16. noorbeast

    noorbeast VR Tassie Devil Staff Member Moderator Race Director

    Joined:
    Jul 13, 2014
    Messages:
    16,781
    Occupation:
    Innovative tech specialist for NGOs
    Location:
    St Helens, Tasmania, Australia
    Balance:
    121,948Coins
    Ratings:
    +9,633 / 47 / -2
    My Motion Simulator:
    3DOF, DC motor, JRK
  17. Ronan Design

    Ronan Design Roman Design - Custom MSFS Scenery

    Joined:
    Jun 4, 2021
    Messages:
    36
    Occupation:
    Web Designer, MSFS Scenery Designer
    Location:
    Toronto, Canada
    Balance:
    306Coins
    Ratings:
    +1 / 0 / -0
    My Motion Simulator:
    2DOF, DC motor, Arduino
    I found that and it looks good, but it seems to only support up to 27V I think. I wonder if I can use it with a hoverboards hub motors. I may salvage 2 of those free, and they are 36v. Maybe they can work on 27V and generate enough torque... Generally they seem like a good idea as they are quite powerful and should be good enough to move a seat. And they don't need an arm - just connecting a push rod to the drilled hole at the edge of the metal wheel should give enough leverage. Worth trying, I think. What do you think? Maybe I'm missing something, as I don't see people using those much...
  18. noorbeast

    noorbeast VR Tassie Devil Staff Member Moderator Race Director

    Joined:
    Jul 13, 2014
    Messages:
    16,781
    Occupation:
    Innovative tech specialist for NGOs
    Location:
    St Helens, Tasmania, Australia
    Balance:
    121,948Coins
    Ratings:
    +9,633 / 47 / -2
    My Motion Simulator:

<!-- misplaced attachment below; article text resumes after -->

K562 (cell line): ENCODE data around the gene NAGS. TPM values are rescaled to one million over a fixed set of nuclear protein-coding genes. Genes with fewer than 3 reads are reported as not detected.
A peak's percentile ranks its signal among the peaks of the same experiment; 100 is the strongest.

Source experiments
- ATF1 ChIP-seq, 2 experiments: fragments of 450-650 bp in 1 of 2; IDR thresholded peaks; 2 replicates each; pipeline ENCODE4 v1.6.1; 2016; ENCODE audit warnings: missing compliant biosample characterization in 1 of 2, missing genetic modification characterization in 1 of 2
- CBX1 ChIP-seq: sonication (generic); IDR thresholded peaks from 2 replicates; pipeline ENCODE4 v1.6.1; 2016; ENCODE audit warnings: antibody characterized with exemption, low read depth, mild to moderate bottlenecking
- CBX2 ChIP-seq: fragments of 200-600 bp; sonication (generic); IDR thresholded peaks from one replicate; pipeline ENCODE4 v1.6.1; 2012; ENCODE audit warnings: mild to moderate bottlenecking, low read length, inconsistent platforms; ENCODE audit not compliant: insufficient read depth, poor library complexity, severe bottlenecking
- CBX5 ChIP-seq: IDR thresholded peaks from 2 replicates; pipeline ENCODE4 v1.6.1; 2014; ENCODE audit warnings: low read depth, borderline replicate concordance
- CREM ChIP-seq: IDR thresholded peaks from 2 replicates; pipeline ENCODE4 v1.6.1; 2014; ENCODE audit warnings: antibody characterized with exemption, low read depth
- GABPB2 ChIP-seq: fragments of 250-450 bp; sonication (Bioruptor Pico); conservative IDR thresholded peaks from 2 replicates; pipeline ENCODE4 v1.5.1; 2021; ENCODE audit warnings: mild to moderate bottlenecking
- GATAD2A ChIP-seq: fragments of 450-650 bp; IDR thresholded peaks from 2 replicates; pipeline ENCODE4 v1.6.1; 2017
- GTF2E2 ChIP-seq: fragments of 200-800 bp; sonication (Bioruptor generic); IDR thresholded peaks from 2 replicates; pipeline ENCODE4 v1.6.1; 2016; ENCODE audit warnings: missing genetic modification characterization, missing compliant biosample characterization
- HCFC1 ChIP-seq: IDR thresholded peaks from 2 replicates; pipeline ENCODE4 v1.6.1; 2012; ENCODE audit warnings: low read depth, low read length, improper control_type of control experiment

3DOF, DC motor, JRK
  19. Ronan Design

    Ronan Design Roman Design - Custom MSFS Scenery

    Joined:
    Jun 4, 2021
    Messages:
    36
    Occupation:
    Web Designer, MSFS Scenery Designer
    Location:
    Toronto, Canada
    Balance:
    306Coins
    Ratings:
    +1 / 0 / -0
    My Motion Simulator:
    2DOF, DC motor, Arduino
    Thanks again, I will ask specific questions there.
    A very noob general question then: as much as I want to, the seat frame/platform can't be perfectly balanced. Let's say it's in neutral position, without any forces applied to the motors (I'm flying straight and level) So what is preventing the pressure from the whole badly balanced rig to rotate the motors to whatever position? Or are the motors rigid when energized and are constantly applying power to keep them from rotating? Or would it rotate hall sensors and make the Arduino/Driver board to apply counter pressure? Just trying to understand the basic principles. I think this question is too basic to be explained in FAQs, but it's not self-evident for me. I just tried my daughter's hoverboard (not the one I'm going to use :) ) and when energized, wheels can be rotated by hand, unless you apply power by rotating the platform, then it's very powerfully drives one way or another.
  20. noorbeast

    noorbeast VR Tassie Devil Staff Member Moderator Race Director

    Joined:
    Jul 13, 2014
    Messages:
    16,781
    Occupation:
    Innovative tech specialist for NGOs
    Location:
    St Helens, Tasmania, Australia
    Balance:
    121,948Coins
    Ratings:
    +9,633 / 47 / -2
    My Motion Simulator:
    3DOF, DC motor, JRK
  21. Ronan Design

    Ronan Design Roman Design - Custom MSFS Scenery

    Joined:
    Jun 4, 2021
    Messages:
    36
    Occupation:
    Web Designer, MSFS Scenery Designer
    Location:
    Toronto, Canada
    Balance:
    306Coins
    Ratings:
    +1 / 0 / -0
    My Motion Simulator:
    2DOF, DC motor, Arduino
    Thanks. I understand those points. I just wasn't clear what's happening if there is no signal to rotate the platform, but the platform itself pushes back on the motor by its own weight. so, as far as I can guess what will happen is the encoder would start rotating back and Arduino/driver would push back with the motor for it to get back to the desired location. Of course motor should be able to easily overcome the weight and push back. I just wasn't sure I understood what I read and saw correctly. Will read and watch some more...